Linux overlord Linus Torvalds has rushed out a new release candidate of Linux 5.12 after the first in the new series was found to include a ‘subtle and very nasty bug’ that was so serious he marked rc1 as unsuitable for use.
“We had a very innocuous code cleanup and simplification that raised no red flags at all, but had a subtle and very nasty bug in it: swap files stopped working right. And they stopped working in a particularly bad way: the offset of the start of the swap file was lost,” Torvalds wrote in a March 3rd post to the Linux Kernel Mailing List.
“Swapping still happened, but it happened to the wrong part of the filesystem, with the obvious catastrophic end results.”
So catastrophic that, as Torvalds explained, “you can end up with a filesystem that is essentially overwritten by random swap data.”
“This is what we in the industry call ‘double ungood’.”
Torvalds therefore tweaked his public Git tree to change the name of "v5.12-rc1" to "v5.12-rc1-dontuse” and hopes people got the message.
The Linux overseer’s post defended the kernel development process that allowed the bug to sneak through.
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“Yes, this is very unfortunate, but it really wasn't a very obvious bug, and it didn't even show up in normal testing,” he wrote. “So I'm not blaming the developers in question, and it also wasn't due to the odd timing of the merge window, it was just simply an unusually nasty bug that did get caught and is fixed in the current tree.”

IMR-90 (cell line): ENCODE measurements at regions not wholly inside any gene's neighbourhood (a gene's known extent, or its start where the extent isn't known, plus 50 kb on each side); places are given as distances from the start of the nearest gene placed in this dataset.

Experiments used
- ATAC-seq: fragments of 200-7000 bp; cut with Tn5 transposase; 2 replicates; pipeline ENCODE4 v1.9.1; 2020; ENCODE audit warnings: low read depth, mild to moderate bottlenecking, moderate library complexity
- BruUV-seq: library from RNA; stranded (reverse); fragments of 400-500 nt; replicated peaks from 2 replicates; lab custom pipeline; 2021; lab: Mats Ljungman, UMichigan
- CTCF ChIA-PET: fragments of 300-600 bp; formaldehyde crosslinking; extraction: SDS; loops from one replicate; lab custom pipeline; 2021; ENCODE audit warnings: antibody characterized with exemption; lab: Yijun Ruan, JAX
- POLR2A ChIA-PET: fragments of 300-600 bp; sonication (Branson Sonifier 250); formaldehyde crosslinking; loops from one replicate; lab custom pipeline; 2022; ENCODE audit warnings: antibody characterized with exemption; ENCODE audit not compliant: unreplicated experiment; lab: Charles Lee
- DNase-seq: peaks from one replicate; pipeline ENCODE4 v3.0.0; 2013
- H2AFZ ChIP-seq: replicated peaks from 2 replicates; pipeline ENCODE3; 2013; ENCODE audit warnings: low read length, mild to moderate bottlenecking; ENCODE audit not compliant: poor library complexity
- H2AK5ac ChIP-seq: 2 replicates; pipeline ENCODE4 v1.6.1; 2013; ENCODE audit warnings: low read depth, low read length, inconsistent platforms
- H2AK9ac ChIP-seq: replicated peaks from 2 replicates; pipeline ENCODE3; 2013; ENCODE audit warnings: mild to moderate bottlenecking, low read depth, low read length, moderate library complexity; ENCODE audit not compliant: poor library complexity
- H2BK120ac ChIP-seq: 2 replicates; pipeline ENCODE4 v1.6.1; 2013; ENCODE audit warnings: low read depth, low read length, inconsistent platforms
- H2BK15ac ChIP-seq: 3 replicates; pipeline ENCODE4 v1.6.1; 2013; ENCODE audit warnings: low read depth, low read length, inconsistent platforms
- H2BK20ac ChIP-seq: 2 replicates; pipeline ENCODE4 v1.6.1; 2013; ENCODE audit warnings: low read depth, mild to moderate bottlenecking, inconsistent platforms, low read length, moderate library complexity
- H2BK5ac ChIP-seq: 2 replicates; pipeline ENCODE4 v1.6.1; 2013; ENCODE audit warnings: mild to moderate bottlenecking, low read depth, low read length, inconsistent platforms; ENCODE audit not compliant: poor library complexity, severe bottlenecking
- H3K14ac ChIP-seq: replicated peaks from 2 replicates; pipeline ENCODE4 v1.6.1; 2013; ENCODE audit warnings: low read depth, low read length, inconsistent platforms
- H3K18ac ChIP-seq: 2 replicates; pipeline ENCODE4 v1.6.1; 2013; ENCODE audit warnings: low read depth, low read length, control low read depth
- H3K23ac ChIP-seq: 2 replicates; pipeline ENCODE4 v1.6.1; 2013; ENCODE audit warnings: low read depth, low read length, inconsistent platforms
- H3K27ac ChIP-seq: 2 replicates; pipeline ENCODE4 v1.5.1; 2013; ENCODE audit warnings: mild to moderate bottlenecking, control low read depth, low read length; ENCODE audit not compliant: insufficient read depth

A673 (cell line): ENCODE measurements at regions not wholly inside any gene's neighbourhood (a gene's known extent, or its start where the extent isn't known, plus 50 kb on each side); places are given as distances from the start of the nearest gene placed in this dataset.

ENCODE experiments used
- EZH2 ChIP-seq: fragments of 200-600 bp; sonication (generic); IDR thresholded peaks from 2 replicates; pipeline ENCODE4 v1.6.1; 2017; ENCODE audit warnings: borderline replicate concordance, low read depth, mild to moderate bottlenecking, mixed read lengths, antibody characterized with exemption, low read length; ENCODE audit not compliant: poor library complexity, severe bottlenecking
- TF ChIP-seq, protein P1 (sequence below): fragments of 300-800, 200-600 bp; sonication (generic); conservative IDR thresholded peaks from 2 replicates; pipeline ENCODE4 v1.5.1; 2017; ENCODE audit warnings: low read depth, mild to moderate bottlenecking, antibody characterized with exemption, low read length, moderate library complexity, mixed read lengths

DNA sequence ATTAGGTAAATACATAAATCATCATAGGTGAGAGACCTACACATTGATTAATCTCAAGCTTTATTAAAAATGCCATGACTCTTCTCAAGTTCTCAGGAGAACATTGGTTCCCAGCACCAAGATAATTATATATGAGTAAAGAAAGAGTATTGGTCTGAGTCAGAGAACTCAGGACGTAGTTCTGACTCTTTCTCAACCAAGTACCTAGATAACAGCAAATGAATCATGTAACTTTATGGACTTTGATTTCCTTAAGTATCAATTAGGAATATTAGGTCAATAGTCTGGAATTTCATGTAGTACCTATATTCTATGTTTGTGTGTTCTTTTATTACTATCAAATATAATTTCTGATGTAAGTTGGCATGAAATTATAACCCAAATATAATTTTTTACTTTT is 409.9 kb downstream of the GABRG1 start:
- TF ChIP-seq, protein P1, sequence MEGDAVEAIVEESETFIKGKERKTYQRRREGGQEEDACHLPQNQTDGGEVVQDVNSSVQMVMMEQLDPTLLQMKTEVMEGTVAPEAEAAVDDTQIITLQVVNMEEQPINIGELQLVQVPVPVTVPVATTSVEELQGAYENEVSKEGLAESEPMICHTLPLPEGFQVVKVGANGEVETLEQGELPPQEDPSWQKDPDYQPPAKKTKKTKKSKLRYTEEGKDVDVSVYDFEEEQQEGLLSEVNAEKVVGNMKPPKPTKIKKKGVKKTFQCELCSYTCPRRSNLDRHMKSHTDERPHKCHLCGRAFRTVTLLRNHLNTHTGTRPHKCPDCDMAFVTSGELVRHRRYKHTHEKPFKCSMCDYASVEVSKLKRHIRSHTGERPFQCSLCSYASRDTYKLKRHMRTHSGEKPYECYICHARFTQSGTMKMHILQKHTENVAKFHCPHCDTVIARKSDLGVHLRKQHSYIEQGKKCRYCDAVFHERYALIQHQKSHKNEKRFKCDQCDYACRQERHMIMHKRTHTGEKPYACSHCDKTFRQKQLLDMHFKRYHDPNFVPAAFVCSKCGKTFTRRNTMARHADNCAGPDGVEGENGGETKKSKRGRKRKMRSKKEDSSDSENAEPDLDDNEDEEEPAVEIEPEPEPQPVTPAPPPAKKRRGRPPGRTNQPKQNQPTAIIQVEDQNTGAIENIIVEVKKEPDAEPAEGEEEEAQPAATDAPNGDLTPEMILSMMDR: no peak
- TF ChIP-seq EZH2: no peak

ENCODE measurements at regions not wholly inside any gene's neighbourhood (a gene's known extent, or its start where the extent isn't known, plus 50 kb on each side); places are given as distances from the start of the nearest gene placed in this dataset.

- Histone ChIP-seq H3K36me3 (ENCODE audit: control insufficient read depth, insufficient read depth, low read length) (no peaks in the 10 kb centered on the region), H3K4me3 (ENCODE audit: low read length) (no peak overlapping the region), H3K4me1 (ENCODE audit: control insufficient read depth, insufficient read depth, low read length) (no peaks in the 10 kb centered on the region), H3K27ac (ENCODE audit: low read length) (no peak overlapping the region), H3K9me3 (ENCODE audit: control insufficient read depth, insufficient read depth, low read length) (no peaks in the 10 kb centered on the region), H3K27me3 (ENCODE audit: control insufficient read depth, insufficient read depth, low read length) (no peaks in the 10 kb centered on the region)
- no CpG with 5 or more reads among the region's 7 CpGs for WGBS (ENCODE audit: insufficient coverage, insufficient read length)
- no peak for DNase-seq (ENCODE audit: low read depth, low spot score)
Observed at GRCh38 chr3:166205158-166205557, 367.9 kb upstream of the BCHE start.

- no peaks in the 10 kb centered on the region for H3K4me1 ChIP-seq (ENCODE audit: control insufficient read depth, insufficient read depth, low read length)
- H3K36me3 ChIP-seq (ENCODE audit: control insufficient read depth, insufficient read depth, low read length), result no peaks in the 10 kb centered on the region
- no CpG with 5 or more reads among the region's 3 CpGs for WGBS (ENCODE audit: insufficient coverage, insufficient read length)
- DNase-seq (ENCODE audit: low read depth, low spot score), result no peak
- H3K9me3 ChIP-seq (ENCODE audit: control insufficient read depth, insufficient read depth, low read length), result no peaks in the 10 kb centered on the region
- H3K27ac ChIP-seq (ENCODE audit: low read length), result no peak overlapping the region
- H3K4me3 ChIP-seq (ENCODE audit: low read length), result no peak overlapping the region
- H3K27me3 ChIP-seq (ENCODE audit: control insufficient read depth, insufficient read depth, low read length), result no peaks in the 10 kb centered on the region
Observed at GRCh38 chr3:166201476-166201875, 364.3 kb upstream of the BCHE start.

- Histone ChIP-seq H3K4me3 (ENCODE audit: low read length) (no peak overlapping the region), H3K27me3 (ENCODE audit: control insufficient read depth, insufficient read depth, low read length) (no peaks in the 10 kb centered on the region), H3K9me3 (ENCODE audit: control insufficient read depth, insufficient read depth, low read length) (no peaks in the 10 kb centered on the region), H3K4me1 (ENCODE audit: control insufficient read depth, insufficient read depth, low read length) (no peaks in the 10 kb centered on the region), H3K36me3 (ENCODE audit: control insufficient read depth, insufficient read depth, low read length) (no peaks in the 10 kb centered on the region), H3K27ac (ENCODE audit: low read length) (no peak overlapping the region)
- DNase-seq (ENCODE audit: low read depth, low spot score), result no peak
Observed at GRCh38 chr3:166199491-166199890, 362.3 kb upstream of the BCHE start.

He also urged Linux testers to remember that release candidate 1 of new kernel is likely, by its very nature, to be a little loose.
“Most of our rc1 releases have been so solid over the years that people may have forgotten that ‘yeah, this is all the new code that can have nasty bugs in it’,” he wrote.
He also pointed out that a swapfile bug, even a nasty one like this, is not a major concern because “most people don't use a swap *file*, but a separate swap *partition*. And the bug in question really only happens for when you have a regular filesystem, and put a file on it as a swap.”
You can end up with a filesystem overwritten by random swap data. This is double ungood
“And, as far as I know, all the normal distributions set things up with swap partitions, not files, because honestly, swapfiles tend to be slower and have various other complexity issues.”
Torvalds allowed that swapfiles do, however, have their uses. Hence his unusual Friday post announcing “I'm just accelerating rc2 a bit.”
The chief penguin-herder said rc2 includes the swapfile fix and not much else of note other than “some io_uring thread handling re-organization”.
“I sincerely hope (and believe) that rc2 is in a lot better shape than rc1 was,” he concluded. ®